I fear for his future. To live a fantasy in an adult world is to court disaster. Yet that may be his path. And it perhaps was set in infancy or even before. And I don't know how to wake him up.

Coda: When I worry, I sometimes write cathartic stories to let my subconscious release its concerns. Three recent ones are The Blind Boy, The Little Spider and The Old Recluse.


Your comments


What is reality? Your reality? Perhaps your reality differs vastly from your son's and his is no less valid than yours?

I see reality as that which we co-create with others. I don't think there is any such thing as reality, external to those processing it.

You have your reality and I disagree with it - does that make me wrong?

Sorry, not meaning to sound aggressive... Just curious about your take on these things.

Cheers :)

-- Stark1974


Dave replies:
Indeed, we all live in a different reality. We are each inside the machine and our reality is only an internal projection of an unknowable external place. So how do we live together (assuming that other people really do exist)? In effect we each place other people into our own reality. However, if my reality is very different from your reality, we each may place each other in strange and unreal positions. This likely happens with my son and me. A problem there is that I try to flex and reach his reality whilst he is very closed. The school problem is that his reality and the school's reality are different. When realities differ, conflict and schism are likely and he is in serious danger of either being kicked out of school or failing exams again.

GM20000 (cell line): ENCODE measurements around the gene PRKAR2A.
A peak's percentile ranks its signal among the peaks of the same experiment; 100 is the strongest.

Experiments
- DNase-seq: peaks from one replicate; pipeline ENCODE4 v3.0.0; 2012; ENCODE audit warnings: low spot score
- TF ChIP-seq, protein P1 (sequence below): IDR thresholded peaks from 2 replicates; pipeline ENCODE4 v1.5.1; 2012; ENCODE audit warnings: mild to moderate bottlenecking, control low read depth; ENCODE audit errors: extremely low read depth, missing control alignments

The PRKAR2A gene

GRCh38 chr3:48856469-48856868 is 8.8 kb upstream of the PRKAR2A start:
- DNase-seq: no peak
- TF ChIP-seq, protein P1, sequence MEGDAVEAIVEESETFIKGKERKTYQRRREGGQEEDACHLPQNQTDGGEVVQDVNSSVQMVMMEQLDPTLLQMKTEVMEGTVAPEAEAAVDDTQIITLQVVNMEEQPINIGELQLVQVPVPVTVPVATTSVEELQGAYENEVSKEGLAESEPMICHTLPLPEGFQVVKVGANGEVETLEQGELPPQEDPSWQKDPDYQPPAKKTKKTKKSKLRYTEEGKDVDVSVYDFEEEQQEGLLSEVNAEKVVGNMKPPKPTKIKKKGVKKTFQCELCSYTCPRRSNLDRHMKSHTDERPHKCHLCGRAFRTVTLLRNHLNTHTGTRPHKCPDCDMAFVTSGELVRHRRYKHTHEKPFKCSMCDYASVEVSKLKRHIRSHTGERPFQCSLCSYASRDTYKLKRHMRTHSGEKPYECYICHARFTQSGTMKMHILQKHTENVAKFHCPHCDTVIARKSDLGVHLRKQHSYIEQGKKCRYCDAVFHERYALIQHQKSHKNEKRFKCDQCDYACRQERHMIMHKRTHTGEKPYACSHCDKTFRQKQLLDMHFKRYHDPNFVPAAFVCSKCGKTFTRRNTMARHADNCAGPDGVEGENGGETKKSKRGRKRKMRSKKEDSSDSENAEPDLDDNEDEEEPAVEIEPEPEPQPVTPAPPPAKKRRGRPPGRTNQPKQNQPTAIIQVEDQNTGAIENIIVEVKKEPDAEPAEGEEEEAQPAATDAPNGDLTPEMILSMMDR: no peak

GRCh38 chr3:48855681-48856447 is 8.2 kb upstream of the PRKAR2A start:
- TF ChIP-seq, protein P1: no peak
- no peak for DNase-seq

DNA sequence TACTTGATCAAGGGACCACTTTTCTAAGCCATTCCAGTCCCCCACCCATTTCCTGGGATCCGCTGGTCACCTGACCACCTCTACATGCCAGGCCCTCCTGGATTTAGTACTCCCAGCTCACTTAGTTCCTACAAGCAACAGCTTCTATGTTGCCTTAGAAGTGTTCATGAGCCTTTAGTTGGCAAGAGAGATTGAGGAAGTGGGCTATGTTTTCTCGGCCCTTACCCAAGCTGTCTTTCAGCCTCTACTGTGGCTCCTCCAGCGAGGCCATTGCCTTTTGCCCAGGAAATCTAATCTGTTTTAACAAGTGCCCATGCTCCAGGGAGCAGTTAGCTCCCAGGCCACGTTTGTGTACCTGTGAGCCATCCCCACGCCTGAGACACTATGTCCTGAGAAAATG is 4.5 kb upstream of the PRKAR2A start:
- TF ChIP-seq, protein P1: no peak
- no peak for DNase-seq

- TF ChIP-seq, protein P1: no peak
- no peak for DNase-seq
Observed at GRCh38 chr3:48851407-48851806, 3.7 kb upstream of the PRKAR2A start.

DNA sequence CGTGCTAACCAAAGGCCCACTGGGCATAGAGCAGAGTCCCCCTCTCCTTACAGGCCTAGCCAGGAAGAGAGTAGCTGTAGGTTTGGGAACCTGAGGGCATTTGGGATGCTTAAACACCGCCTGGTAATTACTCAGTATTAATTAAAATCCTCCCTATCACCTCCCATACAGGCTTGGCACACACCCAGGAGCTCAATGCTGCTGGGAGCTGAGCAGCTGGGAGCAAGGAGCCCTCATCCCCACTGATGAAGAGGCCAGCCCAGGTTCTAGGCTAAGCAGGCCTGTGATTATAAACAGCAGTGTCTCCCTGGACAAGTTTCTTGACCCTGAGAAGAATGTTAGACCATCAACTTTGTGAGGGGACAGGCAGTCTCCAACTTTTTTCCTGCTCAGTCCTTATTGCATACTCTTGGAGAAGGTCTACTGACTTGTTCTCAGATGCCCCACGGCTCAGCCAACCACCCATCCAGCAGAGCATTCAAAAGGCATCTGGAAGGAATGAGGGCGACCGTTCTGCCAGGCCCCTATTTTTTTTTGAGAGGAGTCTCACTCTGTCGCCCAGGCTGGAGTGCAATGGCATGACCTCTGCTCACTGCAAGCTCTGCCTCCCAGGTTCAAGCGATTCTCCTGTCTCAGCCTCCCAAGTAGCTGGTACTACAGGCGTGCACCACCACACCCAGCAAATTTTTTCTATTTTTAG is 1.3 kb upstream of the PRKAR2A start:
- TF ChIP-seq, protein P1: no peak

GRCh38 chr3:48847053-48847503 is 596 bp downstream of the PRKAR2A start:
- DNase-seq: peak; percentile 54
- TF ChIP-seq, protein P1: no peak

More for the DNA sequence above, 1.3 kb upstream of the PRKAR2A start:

Well, life isn't all about A's and B's and grades. He may yet excel at something entirely different. Or even academics.

Try not to worry. We're not all heroes, or successes, in conformity with the words definitions in the popular imagination. Sometimes just not being an utter villain is enough.

That said though, Calvin Coolidge had this to say-

"Nothing in the world can take the place of persistence. Talent will not; nothing is more common than unsuccessful men with talent. Genius will not; unrewarded genius is almost a proverb. Education will not; the world is full of educated derelicts. Persistence and determination are omnipotent. The slogan "press on" has solved and always will solve the problems of the human race"

If only people would understand these words before it was too late. Carpe diem, and time is short!

-- Iossef V.

Dave replies:
Not all of life is about As and Bs, but sadly there's a significant part that is. Colleges and employers want to know how good a person is and use the As and Bs as a substitute for more accurate assessment.